Ductwork noise

Discussion in 'Toilet Forum discussions' started by Cookie, Nov 23, 2005.

  1. Cookie

    Cookie .

    Messages:
    5,660
    Location:
    .
    Hi, I have a question about a noise, sounds like the ductwork popping in & out when someone sits on the commode and gets up. Is there a way to fix this? I bought an elogated toilet so it is longer than the old one was. My older son thinks it is because of that.

    Also, the valves under the sink are still dripping slowly, leaking. What does he have to do to fix that??

    Thank you, and Happy Thanksgiving to you all!
  2. Snowman

    Snowman New Member

    Messages:
    83
    Location:
    FLORIDA
    Cookie,
    Please smile when you read this. I've just got to tell you how much I love reading your posts. I don't have many answers, leave those to the experts, but you put a big grin on my face on a regular basis. We've got to find you a new husband.... :)
    Happy Thanksgiving, Tom ;)
  3. Terry

    Terry Administrator Staff Member

    Messages:
    14,889
    Location:
    Bothell, Washington
    Toilet noise,

    It doesn't matter what shape the bowl is.
    The popping sound puzzles me though.

    Dripping shutoffs under the lav (sink)
    There are a few ways those could leak.

    If they are old, it could be the stems.
    If they are new, it could be they are not installed right.

    If the flex connector is leaking at the shutoff, it may be that the non-handy-person used Teflon tape where it didn't belong.

    Flex supplies come with fiber washers at the low end, and rubber cones washers at the top.

    Don't mess with those by introducing leak causing strands of Teflon tape.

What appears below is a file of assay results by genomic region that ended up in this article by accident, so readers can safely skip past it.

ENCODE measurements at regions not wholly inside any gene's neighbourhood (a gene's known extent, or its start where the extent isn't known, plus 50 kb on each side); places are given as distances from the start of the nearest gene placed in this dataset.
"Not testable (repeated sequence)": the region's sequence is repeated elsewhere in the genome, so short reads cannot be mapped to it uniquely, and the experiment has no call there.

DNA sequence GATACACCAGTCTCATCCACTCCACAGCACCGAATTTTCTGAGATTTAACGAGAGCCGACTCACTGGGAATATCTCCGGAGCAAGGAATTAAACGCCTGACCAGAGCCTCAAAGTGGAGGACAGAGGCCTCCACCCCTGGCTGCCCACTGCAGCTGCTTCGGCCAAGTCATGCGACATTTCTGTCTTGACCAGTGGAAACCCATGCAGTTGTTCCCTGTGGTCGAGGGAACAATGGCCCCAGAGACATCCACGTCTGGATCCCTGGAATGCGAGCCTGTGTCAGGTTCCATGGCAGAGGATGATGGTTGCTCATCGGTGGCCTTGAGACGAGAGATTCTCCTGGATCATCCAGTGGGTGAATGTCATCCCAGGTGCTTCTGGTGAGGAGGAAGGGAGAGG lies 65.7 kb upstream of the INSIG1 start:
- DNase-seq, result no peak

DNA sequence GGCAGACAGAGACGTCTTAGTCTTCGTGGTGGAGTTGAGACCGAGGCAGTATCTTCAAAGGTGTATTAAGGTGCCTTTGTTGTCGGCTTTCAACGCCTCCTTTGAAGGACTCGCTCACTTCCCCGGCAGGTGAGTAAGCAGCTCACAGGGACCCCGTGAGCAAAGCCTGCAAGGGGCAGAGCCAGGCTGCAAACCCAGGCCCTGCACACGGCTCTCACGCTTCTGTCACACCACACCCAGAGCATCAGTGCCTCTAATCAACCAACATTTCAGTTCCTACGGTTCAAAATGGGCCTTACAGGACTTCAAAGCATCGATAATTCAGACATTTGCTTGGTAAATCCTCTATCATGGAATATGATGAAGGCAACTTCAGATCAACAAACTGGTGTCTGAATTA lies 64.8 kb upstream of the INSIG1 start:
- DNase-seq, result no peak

Sometimes just removing the tape fixes the problem.
  4. Gary Swart

    Gary Swart In the Trades

    Messages:
    7,328
    Location:
    Yakima WA
    I don't have any suggestion for the "ductwork" noise, I can't imagine how HVAC ducting could be affected by the toilet. As far as the valves leaking, there are two places a valve can be leaking. If the leaks are coming around the valve stem, try gently tightening the nut around the stem. There is sealing material called packing that prevents the water from getting past the stem, and sometimes through normal use, this packing wears away a bit and the nut need to be tighnened. Don't overdo, just enough to stop the leak. The other place a leak can occur is where the valve screws on the the water supply line. If this is where the leaks are, I would recommend shutting the water supply off then removing and reinstalling the valve. Many people like to use the teflon tape to seal these connections, I prefer the old fashioned pipe "dope". It's a heavy paste and can be a bit messy, but with reasonable care the mess isn't so bad that it can't be quickly wiped up. Some folks even use both tape and dope. It's sort of "Different tokes for different folks". Use what you prefer and reinstall the valve. It should be tighten well, but not so much as to twist the supply line. That's no joke, a wrench in the hands of an over zealous strong man can really do that. It is possible that just tightening the valve would do it, but I would assume that if that is the source of the leak, you have already tried that.
  5. RRW

    RRW New Member

    Messages:
    91
    Location:
    Illinois
    Your ductwork noise may be due to something that changed in the floor which is above a rectangular sheet metal duct. Slight flexing of the floor can cause what is called "oil can" flexing of the ductwork resulting in the noise. This may be more pronounced if the duct is some certain temperture. If the commode is above an unfinished basement or crawl someone can examine from below and wedge a wood sliver between the floor and the duct to stop the flex. Alternatively, you can sometimes take off the heat grill and reach back in the duct to wedge a stick in the up and down position to keep it from flexing. Good Luck, RW
  6. Cass

    Cass Plumber

    Messages:
    5,980
    Location:
    Ohio
    RRW above gave you the answer. Get a peice of wood long enough to go inside the duct from one side to the other with enough pressure to keep the duct in one place so it won't move. You might have to cut a longer peice a few times B4 it's right.
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